All five Animal Humane Society locations will be closed September 1 in observance of the Labor Day holiday.

Selecting a Trainer

Selecting a dog trainer

  • Look for trainers who rely on teaching methods that use positive reinforcement for good behavior rather than punishment for unacceptable behavior.
  • Observe an obedience class without your dog. Are the dogs and people having a good time? Talk with a few participants and see if they are comfortable with the trainer’s methods.

Potty-Pad Training Your Dog

Potty pad training your dog

While many owners toilet their dogs outside, indoor potty-training is a viable option for small breeds, particularly those living in cold climates or in high-rise buildings.  The following steps will help you get started:

Housetraining Troubleshooting

Housetraining your puppy: A troubleshooting guide

“My puppy can go all night without pooping or peeing:  why do I have to take him out every hour during the day?”

Thunderstorm and Noise Phobia

Thunderstorm and noise phobia:
Keeping your dog comfortable and safe

Many dogs are frightened by the sights and sounds of thunderstorms:  the rain, wind, thunder, lightning and even pressure changes can all produce anxiety.  The degree of that anxiety depends on the individual dog:  some simply pace and whine, others hide, still others injure themselves trying to escape confinement.  This degree of reaction will determine which interventions are most appropriate for the dog.

Submissive and Excitement Urination

Submissive and excitement urination: 
Tips for owners

Submissive urination is defined by sudden urination when a dog feels threatened.  This may occur when someone is greeting the dog (with direct eye contact, forward posture and leaning over the dog) or punishing him, either verbally or physically.  Excitement urination occurs most frequently during greetings and play.  

Submissive urination is most common among dogs with the following characteristics:

Why is My Dog Barking?

Why is my dog barking?

Dogs bark for a number of reasons, leaving many owners to wonder how best to solve the problem.  Paula Zukoff, Manager of Behavior and Training, addresses three primary causes of barking and how to work with each one:  

Digging

Digging... construction or destruction?  
It's all in the eye of the beholder

People plant gardens, excavate foundations for homes and build freeways, all activities we might define as human "digging". However, if these activities were done in inappropriate places, we might define them as destructive behaviors. As natural as our digging needs are to us, dogs have digging habits with very similar goals. Unfortunately, their digging activity is not often acceptable when living with their human families.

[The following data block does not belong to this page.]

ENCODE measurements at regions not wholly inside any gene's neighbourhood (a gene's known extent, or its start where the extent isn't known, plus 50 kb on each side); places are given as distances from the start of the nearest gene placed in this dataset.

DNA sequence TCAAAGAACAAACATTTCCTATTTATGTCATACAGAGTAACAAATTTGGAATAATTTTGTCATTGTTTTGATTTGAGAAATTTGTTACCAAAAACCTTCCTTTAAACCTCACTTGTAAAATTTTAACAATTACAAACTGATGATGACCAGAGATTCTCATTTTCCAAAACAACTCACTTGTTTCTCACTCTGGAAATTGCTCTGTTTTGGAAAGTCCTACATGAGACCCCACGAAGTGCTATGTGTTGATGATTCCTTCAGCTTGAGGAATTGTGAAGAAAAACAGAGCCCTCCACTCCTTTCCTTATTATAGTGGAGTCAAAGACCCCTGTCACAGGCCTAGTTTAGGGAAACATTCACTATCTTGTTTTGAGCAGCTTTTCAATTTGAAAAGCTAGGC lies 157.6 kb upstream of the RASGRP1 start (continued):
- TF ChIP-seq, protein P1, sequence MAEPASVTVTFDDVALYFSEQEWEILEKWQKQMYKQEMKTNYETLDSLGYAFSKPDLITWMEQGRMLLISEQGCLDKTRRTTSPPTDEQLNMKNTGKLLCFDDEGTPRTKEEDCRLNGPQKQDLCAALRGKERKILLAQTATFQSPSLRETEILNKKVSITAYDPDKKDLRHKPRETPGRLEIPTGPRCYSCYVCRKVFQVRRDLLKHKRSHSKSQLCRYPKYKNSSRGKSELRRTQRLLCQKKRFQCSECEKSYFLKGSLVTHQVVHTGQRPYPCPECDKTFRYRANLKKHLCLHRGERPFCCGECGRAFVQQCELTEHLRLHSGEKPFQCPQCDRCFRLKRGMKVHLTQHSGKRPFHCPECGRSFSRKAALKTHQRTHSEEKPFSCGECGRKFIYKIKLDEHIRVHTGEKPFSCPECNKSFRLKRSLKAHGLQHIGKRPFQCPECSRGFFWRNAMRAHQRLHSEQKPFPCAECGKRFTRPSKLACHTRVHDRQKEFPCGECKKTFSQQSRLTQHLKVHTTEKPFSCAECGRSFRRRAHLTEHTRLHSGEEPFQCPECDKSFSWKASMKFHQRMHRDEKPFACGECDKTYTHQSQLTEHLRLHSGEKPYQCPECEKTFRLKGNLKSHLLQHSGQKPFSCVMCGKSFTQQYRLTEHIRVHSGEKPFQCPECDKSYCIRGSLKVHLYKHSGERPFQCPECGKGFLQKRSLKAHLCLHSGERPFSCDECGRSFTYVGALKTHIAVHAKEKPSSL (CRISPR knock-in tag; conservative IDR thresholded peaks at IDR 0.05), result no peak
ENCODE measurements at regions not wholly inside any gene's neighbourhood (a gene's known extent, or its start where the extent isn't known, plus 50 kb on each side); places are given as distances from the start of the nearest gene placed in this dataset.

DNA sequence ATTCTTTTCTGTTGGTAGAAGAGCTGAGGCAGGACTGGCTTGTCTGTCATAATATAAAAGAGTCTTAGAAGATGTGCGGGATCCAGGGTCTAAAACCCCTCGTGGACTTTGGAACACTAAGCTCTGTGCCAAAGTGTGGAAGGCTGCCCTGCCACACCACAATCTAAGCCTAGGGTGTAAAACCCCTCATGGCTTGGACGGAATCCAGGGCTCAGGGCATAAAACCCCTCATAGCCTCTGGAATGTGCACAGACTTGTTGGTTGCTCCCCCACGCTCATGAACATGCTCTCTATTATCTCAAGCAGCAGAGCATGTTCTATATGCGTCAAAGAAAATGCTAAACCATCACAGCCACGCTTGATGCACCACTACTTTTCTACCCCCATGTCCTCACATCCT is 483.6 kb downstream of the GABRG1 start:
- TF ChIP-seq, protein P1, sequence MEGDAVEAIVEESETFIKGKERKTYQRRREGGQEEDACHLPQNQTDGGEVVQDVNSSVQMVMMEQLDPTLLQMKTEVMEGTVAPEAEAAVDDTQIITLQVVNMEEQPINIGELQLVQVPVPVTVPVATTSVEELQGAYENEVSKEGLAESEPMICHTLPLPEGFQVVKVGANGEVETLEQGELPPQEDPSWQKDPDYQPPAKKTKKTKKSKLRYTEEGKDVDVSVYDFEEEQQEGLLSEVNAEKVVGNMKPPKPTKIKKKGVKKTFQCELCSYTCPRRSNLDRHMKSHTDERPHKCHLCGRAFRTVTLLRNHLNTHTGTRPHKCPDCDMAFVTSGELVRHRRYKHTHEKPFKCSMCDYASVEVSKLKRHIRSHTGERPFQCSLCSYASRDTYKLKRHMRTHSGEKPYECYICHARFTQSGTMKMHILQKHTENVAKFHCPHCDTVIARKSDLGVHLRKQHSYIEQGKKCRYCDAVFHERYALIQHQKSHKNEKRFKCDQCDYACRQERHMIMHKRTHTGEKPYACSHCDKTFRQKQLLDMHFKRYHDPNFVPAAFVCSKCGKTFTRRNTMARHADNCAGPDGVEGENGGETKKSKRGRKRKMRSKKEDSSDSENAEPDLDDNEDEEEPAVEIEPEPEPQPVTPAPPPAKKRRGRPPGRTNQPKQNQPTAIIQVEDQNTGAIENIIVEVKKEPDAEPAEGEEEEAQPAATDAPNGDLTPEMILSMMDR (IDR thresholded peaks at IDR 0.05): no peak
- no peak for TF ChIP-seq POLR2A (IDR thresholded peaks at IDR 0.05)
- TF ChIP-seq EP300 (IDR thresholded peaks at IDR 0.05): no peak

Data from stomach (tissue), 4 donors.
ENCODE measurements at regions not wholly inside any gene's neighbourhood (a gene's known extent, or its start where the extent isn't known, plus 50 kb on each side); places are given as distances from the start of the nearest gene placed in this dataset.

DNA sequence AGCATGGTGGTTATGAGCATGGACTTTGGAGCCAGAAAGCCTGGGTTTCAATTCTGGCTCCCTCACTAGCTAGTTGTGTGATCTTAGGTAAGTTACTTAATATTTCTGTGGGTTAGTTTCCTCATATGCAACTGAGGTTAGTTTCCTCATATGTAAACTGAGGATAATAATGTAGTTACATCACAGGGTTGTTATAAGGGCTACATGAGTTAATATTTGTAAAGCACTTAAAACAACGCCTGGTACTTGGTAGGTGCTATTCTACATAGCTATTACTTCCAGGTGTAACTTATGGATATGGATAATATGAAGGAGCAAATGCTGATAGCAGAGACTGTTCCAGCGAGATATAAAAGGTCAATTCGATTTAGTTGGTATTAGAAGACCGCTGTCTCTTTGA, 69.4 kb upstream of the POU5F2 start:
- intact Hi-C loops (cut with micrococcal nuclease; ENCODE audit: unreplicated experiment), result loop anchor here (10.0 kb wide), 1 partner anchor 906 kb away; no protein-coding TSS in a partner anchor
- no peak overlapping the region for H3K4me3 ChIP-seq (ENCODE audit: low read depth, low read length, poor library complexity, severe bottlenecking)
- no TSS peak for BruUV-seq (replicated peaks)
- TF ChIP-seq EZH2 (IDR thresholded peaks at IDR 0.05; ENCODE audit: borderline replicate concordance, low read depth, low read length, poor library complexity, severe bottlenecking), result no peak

Destructive Behavior in Dogs

Destructive behavior in dogs

Chewing, playing, exploring, and investigating their environment are normal behaviors for dogs – especially puppies!  However, these normal behaviors can result in destruction of household property, which can become a serious and frustrating problem for owners.  In fact, destructive behavior is one of the most commonly reported behavior problems in dogs.  DOGS DO NOT PARTICIPATE IN DESTRUCTIVE ACTIVITIES OUT OF SPITE OR REVENGE!  Dogs often behave destructively to relieve anxiety or as an outlet for excess ene

Separation Anxiety in Dogs

Separation anxiety in dogs

by Becky Schultz, CPDT

Click here for a printable PDF version

Separation Anxiety is an anxiety disorder, and in humans and probably dogs, SA is closely related to panic disorders. The dog is panicking in the absence of the owner, or the object of attachment (which could be another animal, but usually is a human). The dog can have any or all of the following behaviors that occur only in the absence of the owner:

Managing the Leash-Reactive Dog

Managing a leash-reactive dog

If you have a dog that lunges/pulls toward/barks at other dogs on walks, you know how stressful and embarrassing it can be.  In addition, you may be offered “advice” from well-meaning friends and relatives (who are not dog professionals) that only seem to make the matter worse.  This kind of behavior has many components that must be considered:

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